2
$\begingroup$

Let's take Alice and Bob, both healthy adult human specimens. Alice is (A-). Bob is (B+).

If they decide to have a child, would Alice's pregnancy involve any additional risk or complications compared with, say, Abraham and Abigail's pregnancy (both AB+)?

Background

I overheard claims that pregnancies from parents with different blood groups can lead to complications in pregnancy due to interactions between the mother and the child's blood. (These claims were not officially backed, otherwise I would have brought them up on Skeptics.SE). The explanations and my Google browsing went beyond my biology knowledge. I know these pregnancies must be viable, since the AB group exists, but I do not know if there are edge cases that lead to complications that would not happen with same blood type parents.

Related question

Can the mating of a couple with Rhesus positive and negative blood types result in miscarriage? This question only asks about Rh+ and only if it leads to miscarriage.

$\endgroup$
  • 1
    $\begingroup$ Thanks, @AlexDeLarge. I overheard claims that pregnancies from mixed parents can lead to complications in pregnancy due to interactions between the mother and the childs blood. (This claims were not oficially backed, or I would have taken it to Skeptics.SE) The explanations and my Google browsing went beyond my biology knowledge. I know these pregnancies must be viable, since the AB group exists, but I don't know if there can really be some significant (>0.1% maybe?) edge cases that lead to complications that wouldn't happen with same blood type parents. $\endgroup$ – xDaizu May 31 '17 at 10:06
7
$\begingroup$

The rhesus factor (the + / - part of the blood group) can cause complications with pregnancy under certain conditions and lead to the so called Rh disease:

If the mother is rhesus negative and the father, rhesus positive; then the birth of a child with Rh+ blood group (inherited from the father) can cause the mother to build antibodies against this blood group. Therefore, a second pregnancy with a child that also has Rh+ blood group can have complications if no precautions are taken at any other point.

If these specific conditions are not all met, then no complications should arise from the blood groups.

$\endgroup$
2
$\begingroup$

The only complications that will occur will be in the birth of the second child, and that too if the second child is conceived soon after the birth of the first.

Let me explain.

Rh factor is an antigenic protein found on the surface of the RBCs of some individuals( rather, 'most individuals').

enter image description here

If the factor is present, the blood group is written with a positive(+) sign, and if it is absent, the negative sign(-) is used with the blood group. Therefore, in your example, Bob, Abraham and Abigail have the said factor on their RBCs whereas Alice does not.

As a matter of fact, our body has a mechanism because of which it produces antibodies against foreign antigens. Antibodies are simply substances released by our specialized cells to counter toxins and foreign antigens. These antibodies bind with the specific antigens (against which they are released) to render them harmless.

enter image description here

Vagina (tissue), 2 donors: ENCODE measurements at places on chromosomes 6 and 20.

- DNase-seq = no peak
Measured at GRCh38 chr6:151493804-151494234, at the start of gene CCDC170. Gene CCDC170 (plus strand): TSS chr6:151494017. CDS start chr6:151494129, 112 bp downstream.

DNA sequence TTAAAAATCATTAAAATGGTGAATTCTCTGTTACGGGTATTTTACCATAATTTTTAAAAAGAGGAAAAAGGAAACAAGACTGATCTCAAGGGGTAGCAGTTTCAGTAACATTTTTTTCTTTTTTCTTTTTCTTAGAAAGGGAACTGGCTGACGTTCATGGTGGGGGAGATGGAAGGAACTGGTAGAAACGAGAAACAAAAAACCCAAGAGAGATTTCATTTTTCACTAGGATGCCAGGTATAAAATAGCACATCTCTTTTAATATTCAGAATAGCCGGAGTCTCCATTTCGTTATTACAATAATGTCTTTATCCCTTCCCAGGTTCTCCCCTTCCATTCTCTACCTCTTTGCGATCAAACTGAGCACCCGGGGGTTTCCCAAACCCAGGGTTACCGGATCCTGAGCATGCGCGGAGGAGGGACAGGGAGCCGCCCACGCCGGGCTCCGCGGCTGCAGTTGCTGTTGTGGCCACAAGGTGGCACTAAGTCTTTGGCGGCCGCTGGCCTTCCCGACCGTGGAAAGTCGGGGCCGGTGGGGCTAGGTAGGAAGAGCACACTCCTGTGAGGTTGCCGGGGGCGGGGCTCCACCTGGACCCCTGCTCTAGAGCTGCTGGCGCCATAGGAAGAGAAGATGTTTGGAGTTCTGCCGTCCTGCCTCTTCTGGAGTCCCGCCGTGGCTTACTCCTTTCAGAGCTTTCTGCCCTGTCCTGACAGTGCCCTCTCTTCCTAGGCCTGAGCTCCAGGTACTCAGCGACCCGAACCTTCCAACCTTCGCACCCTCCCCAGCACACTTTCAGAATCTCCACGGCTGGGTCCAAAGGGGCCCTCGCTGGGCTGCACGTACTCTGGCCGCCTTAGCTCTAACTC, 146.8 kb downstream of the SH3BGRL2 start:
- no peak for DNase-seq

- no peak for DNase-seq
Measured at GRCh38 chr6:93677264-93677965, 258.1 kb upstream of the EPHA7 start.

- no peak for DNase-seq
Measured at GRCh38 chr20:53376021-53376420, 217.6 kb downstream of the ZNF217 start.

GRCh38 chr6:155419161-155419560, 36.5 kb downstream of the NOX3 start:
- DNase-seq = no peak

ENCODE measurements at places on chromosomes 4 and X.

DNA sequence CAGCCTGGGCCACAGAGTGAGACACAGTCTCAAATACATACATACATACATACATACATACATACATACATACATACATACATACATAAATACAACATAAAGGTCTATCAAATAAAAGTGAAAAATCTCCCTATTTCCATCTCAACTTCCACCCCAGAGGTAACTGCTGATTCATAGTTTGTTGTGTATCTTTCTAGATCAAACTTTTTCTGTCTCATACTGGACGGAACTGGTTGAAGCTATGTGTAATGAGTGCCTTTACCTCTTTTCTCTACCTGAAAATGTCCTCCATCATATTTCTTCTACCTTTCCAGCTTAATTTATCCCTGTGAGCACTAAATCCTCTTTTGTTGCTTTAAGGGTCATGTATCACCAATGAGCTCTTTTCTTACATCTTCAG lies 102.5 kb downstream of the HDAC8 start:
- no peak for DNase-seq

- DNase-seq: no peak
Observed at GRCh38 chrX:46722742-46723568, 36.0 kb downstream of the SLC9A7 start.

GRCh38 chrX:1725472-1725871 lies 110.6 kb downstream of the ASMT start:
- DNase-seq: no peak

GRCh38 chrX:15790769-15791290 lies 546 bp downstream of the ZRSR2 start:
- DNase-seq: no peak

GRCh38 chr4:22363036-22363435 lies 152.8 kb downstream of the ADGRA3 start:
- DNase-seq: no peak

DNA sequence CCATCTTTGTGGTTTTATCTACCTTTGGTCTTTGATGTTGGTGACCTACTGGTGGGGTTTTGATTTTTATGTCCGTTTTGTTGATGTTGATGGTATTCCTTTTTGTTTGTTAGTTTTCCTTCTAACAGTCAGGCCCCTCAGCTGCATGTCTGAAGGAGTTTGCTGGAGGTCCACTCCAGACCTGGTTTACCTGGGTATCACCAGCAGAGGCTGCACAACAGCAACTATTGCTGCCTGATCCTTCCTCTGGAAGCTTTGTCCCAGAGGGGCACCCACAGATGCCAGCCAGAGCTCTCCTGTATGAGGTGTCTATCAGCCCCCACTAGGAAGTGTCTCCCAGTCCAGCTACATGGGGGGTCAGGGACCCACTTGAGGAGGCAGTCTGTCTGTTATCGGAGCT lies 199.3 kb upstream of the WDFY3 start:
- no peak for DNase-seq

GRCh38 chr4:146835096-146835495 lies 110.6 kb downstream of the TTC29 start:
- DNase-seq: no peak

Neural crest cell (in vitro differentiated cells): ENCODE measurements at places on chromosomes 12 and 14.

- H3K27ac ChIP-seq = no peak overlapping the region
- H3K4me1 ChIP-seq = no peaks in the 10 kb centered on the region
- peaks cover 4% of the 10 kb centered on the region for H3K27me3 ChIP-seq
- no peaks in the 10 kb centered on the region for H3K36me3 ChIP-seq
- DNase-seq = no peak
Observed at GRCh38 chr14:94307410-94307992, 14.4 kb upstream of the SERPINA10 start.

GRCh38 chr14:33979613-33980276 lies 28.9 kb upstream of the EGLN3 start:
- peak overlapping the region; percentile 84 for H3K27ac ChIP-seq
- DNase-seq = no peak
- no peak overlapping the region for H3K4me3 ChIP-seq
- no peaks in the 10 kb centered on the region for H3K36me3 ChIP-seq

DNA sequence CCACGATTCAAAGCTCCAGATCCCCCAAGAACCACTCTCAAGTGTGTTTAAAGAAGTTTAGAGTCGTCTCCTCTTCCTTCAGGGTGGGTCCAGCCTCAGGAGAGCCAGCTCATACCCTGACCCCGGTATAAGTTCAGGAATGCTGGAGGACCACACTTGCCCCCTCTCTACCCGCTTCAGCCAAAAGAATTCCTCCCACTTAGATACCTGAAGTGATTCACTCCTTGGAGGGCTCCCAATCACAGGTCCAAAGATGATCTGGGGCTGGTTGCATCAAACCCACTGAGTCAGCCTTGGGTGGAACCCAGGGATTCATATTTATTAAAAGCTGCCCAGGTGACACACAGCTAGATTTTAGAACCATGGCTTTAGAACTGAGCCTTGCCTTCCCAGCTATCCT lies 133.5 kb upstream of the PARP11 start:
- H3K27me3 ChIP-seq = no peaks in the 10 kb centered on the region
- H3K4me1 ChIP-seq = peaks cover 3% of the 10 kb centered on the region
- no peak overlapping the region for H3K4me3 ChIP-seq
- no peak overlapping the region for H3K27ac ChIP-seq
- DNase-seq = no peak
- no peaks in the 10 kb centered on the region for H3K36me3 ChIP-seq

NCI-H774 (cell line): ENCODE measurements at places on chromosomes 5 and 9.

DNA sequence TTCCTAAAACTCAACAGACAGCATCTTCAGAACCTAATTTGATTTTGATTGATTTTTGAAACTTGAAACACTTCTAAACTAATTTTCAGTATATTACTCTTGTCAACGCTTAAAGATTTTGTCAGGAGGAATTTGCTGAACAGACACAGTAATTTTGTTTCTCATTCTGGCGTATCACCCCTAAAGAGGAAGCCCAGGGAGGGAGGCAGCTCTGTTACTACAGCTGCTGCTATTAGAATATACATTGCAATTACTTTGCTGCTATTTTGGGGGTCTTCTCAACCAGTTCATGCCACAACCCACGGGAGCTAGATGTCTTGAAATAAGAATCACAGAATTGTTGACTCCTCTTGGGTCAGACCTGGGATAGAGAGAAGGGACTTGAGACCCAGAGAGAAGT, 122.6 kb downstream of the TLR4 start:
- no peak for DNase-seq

The fact is that these antibodies, once produced in our bodies, remain in the bloodstream for a certain interval of time, and there presence protects us from future infections by those antigens(This is the principle exploited in vaccination).

Let us relate this knowledge of antibodies and antigens to the Rh factor. Let's say that we make a blood transfusion from an Rh positive person(like Bob) to an Rh negative person( like Alice). Since for Alice, the Rh antigen is a foreign antigen(because it is naturally absent from her blood), she will get sensitized and develop antibodies against it. However, these antibodies will not attack the antigens immediately. They will come into action only if the antigens are again brought into the bloodstream, i.e. another transfusion is made sometime later. These antibodies will then bind to the RBCs carrying it, and result in agglutination, or clumping of RBCs. The clump of RBCs thus formed blocks the passage of blood to the heart, resulting in death.

enter image description here

So, if Alice and Bob conceive a child together for the first time, the fetus will be Rh positive(because if the factor is present in any one parent, it will also be found in the child), and it will sensitize the blood of the mother. At this point, if you know some basics of biology, you will think that since the blood of the mother and the fetus never comes in contact, the fetal blood should not be able to sensitize the mother's blood. If you think so, you are absolutely right! The placenta does not allow their blood to mix. However during the parturition, rupturing of placenta often occurs, causing just a small amount of the fetal blood to mix with that of the mother. Even this small amount is enough for the mother to be sensitized and develop antibodies against Rh factor.

Now, if the second child(who will also,obviously, be Rh positive) is conceived soon, there will be a problem. The placenta is permeable to antibodies, and as a result, the anibodies developed earlier will enter the fetus and cause agglutination in the fetal blood, leading to excessive anaemia or even death. This is called erythroblastosis fetalis, or hemolytic disease of the newborn(HDN)

Thus, you can see that Alice and Bob will have a problem with their 2nd child, whereas Abigail and Abraham will not, since they are both Rh positive and Abigail won't be sensitized.

FACT The Rh factor was first found, and named after, the common Rhesus monkey!!

Rhesus Monkey

$\endgroup$

Your Answer

By clicking “Post Your Answer”, you agree to our terms of service, privacy policy and cookie policy

Not the answer you're looking for? Browse other questions tagged or ask your own question.